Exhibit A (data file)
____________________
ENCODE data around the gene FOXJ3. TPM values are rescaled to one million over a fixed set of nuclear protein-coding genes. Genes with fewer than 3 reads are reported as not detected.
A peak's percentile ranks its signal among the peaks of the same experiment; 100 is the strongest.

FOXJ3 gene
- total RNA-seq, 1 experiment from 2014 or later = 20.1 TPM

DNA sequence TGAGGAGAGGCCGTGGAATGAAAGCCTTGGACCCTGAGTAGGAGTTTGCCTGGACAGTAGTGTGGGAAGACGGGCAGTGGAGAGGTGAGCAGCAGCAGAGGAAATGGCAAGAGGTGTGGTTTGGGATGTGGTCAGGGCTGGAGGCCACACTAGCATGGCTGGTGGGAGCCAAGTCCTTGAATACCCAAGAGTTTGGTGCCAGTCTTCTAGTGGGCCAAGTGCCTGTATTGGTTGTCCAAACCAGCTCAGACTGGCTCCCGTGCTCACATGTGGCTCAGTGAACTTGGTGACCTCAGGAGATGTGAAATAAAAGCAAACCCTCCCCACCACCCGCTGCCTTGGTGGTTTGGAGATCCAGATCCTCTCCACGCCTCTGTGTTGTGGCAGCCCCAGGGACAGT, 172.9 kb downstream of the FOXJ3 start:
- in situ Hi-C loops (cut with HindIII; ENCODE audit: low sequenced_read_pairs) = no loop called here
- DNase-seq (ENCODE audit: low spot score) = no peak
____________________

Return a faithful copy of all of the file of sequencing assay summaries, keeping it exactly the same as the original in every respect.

ENCODE data around the gene FOXJ3. TPM values are rescaled to one million over a fixed set of nuclear protein-coding genes. Genes with fewer than 3 reads are reported as not detected.
A peak's percentile ranks its signal among the peaks of the same experiment; 100 is the strongest.

FOXJ3 gene
- total RNA-seq, 1 experiment from 2014 or later = 20.1 TPM

DNA sequence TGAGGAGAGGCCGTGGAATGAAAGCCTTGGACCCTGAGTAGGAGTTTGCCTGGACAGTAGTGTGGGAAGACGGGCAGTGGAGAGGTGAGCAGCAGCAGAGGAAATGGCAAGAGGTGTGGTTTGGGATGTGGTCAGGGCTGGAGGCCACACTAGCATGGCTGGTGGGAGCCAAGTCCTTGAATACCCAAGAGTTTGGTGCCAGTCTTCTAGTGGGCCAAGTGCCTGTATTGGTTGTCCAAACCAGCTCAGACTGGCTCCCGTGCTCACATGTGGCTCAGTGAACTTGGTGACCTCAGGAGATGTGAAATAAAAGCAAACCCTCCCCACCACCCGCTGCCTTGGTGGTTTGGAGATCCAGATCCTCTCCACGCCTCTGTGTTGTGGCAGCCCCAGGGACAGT, 172.9 kb downstream of the FOXJ3 start:
- in situ Hi-C loops (cut with HindIII; ENCODE audit: low sequenced_read_pairs) = no loop called here
- DNase-seq (ENCODE audit: low spot score) = no peak